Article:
Long Story Short

So today I decided to visit the local hobby shop and get myself a pair of  new 3800cu ft cylindrical hoppers from Rapido Trains Inc. I have to say they did a good job on these models. Finally!! A fully accurate 3800 that isn’t a 4550cu ft grain car prototype with round hatches. (ITS A LONGER CAR!!) These models look great out of the box however there are some minor issues with the roof walks warping but that can be fixed with a little CA. Kind of a downer for the price but something that can be easily fixed in my opinion.. Plus what’s the point of a hobby if you’re just buying RTR stuff without actually doing anything to it. Back to the models. Below are examples of two different styles of cylindrical hoppers that CN had on their roster from the early 70’s to present day. The one on the left was built by NSC and the one on the right was built by Marine Industries both have small variations that set them apart such as air reservoir placement, roof walk support bracket size and weld seem lines.

cn NSC/MAR
The NSC car on the left is painted in generic CN grey representing a car built circa 1974 and the marine industries car on the left built in the late 60’s is part of the CN billboard car circa 1971 railway promotion campaign. Or as my girlfriend calls it. “The rainbow car..” There are a couple of details to add to these cars not to mention weathering. Some of the details I’ll be adding are ACI labels, Kadee #158’s and material data labels as per prototype.

So as you probably already know if you regularly read this blog. I’m working on a new modular mid 70’s layout project that hosts two small mining operations on it. These operations one being based off of a mine in Uhthoff near Orillia Ontario and the other a generic open-pit aggregate quarry that is loosely modeled after the Lafarge pit in Uxbridge Ontario. Having a bunch of 3800’s was and is a must. These two mines will generate most of the traffic on my layout and that means more 3800’s will be needed but for the time being they will be mixed into my fleet of LONGER Intermountain cars that I am slowly replacing as time goes on.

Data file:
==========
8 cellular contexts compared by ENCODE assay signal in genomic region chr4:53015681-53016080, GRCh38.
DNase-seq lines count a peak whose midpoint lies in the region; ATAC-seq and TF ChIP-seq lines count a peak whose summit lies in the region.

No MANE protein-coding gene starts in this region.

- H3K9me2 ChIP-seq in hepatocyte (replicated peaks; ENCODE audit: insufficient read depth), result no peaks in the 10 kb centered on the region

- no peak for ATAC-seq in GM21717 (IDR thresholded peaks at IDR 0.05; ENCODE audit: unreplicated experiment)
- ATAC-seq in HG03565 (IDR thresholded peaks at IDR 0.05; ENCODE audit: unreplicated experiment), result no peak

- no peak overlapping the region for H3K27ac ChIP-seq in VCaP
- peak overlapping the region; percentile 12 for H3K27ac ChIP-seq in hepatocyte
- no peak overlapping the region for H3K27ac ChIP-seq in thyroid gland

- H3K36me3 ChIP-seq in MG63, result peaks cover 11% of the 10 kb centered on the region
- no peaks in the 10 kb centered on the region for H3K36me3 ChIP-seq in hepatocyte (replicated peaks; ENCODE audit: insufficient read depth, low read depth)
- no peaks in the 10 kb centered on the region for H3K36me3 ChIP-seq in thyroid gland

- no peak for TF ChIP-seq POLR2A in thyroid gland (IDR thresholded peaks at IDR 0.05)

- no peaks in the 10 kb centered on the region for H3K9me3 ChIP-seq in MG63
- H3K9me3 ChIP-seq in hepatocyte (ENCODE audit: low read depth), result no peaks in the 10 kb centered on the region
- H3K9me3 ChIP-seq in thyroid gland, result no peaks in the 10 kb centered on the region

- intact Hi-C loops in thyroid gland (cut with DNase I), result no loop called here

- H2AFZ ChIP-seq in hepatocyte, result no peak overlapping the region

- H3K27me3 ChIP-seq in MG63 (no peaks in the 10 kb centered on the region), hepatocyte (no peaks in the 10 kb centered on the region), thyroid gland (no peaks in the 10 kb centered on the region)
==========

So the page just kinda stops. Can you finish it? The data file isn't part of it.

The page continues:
cn-3.jpg
This 1960’s hopper  or “billboard car” was part of a series of cars used to advertise how the CNR at the time was a leader in transporting various resources across Canada. It was one of 4 cars that where painted to represent the commodities that they carried and ran in a short 4 car consist across Canada. the cars later went into regular service and were seen mixed into regular freight consists. They where NOT part of the EXPO 86 ads.

Back to the models. They run great out of the box with no issues negotiating my network of hand laid track. The only issue I could find in terms of running was that they should be a couple of ounces heavier. Though that’s a personal opinion due to the fact that a large portion of track on my layout is covered with static grass made to represent deferred branch line maintenance. Other than the weight issue and roof walk warping issue I couldn’t really find anything else to complain about. Great job Rapido! Also these cars are hand-built so hats off to the workers at the LRC factory for building these near perfect representations. I’m pretty happy with them. Hope there will be a second run in the near future EH..

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